'The Sortino ratio, a variation of the Sharpe ratio only factors in the downside, or negative volatility, rather than the total volatility used in calculating the Sharpe ratio. The theory behind the Sortino variation is that upside volatility is a plus for the investment, and it, therefore, should not be included in the risk calculation. Therefore, the Sortino ratio takes upside volatility out of the equation and uses only the downside standard deviation in its calculation instead of the total standard deviation that is used in calculating the Sharpe ratio.'

Using this definition on our asset we see for example:- The downside risk / excess return profile over 5 years of Invesco BuyBack Achievers ETF is 0.49, which is lower, thus worse compared to the benchmark SPY (0.66) in the same period.
- Looking at excess return divided by the downside deviation in of 0.69 in the period of the last 3 years, we see it is relatively higher, thus better in comparison to SPY (0.58).

'The Ulcer Index is a technical indicator that measures downside risk, in terms of both the depth and duration of price declines. The index increases in value as the price moves farther away from a recent high and falls as the price rises to new highs. The indicator is usually calculated over a 14-day period, with the Ulcer Index showing the percentage drawdown a trader can expect from the high over that period. The greater the value of the Ulcer Index, the longer it takes for a stock to get back to the former high.'

Using this definition on our asset we see for example:- Compared with the benchmark SPY (9.43 ) in the period of the last 5 years, the Ulcer Index of 10 of Invesco BuyBack Achievers ETF is higher, thus worse.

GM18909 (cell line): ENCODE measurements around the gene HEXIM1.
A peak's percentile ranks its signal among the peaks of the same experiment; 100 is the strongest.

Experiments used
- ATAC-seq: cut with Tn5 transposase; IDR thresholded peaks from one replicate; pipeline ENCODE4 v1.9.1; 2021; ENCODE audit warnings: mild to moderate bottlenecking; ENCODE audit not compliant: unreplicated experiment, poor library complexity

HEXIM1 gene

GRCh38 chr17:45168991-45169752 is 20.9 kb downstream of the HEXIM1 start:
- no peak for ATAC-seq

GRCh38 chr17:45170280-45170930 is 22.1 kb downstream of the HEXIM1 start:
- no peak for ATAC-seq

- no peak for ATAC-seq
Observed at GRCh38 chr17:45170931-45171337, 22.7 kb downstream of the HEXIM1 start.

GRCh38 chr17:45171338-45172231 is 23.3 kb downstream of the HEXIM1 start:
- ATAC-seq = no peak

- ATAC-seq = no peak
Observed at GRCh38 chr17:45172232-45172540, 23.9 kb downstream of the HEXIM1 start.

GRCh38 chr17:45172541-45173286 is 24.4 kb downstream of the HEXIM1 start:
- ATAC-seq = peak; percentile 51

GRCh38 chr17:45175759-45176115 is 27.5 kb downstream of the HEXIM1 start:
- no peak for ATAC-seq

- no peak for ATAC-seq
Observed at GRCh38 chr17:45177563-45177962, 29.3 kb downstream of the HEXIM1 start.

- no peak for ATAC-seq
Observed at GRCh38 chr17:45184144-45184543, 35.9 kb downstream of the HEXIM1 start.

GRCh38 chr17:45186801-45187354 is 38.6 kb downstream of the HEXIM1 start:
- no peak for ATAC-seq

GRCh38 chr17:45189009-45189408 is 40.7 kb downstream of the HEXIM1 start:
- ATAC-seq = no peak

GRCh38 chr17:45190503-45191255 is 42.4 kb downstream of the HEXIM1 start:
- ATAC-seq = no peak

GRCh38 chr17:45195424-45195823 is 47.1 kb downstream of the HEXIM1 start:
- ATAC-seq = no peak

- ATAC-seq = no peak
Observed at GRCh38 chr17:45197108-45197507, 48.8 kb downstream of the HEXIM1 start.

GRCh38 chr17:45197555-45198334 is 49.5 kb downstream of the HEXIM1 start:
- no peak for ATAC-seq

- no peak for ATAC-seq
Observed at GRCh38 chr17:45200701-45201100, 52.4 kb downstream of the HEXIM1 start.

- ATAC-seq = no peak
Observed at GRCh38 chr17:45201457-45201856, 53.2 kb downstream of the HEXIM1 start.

- Compared with SPY (10 ) in the period of the last 3 years, the Ulcer Index of 9.21 is lower, thus better.

'Maximum drawdown is defined as the peak-to-trough decline of an investment during a specific period. It is usually quoted as a percentage of the peak value. The maximum drawdown can be calculated based on absolute returns, in order to identify strategies that suffer less during market downturns, such as low-volatility strategies. However, the maximum drawdown can also be calculated based on returns relative to a benchmark index, for identifying strategies that show steady outperformance over time.'

Applying this definition to our asset in some examples:- Compared with the benchmark SPY (-33.7 days) in the period of the last 5 years, the maximum drop from peak to valley of -40.9 days of Invesco BuyBack Achievers ETF is lower, thus worse.
- Compared with SPY (-24.5 days) in the period of the last 3 years, the maximum drop from peak to valley of -23.5 days is larger, thus better.

'The Drawdown Duration is the length of any peak to peak period, or the time between new equity highs. The Max Drawdown Duration is the worst (the maximum/longest) amount of time an investment has seen between peaks (equity highs) in days.'

Which means for our asset as example:- The maximum time in days below previous high water mark over 5 years of Invesco BuyBack Achievers ETF is 519 days, which is greater, thus worse compared to the benchmark SPY (480 days) in the same period.
- Looking at maximum days under water in of 519 days in the period of the last 3 years, we see it is relatively larger, thus worse in comparison to SPY (480 days).

'The Drawdown Duration is the length of any peak to peak period, or the time between new equity highs. The Avg Drawdown Duration is the average amount of time an investment has seen between peaks (equity highs), or in other terms the average of time under water of all drawdowns. So in contrast to the Maximum duration it does not measure only one drawdown event but calculates the average of all.'

Applying this definition to our asset in some examples:- Looking at the average time in days below previous high water mark of 144 days in the last 5 years of Invesco BuyBack Achievers ETF, we see it is relatively higher, thus worse in comparison to the benchmark SPY (119 days)
- Looking at average days below previous high in of 198 days in the period of the last 3 years, we see it is relatively greater, thus worse in comparison to SPY (174 days).

Historical returns have been extended using synthetic data.
[Show Details]

- Note that yearly returns do not equal the sum of monthly returns due to compounding.
- Performance results of Invesco BuyBack Achievers ETF are hypothetical, do not account for slippage, fees or taxes, and are based on backtesting, which has many inherent limitations, some of which are described in our Terms of Use.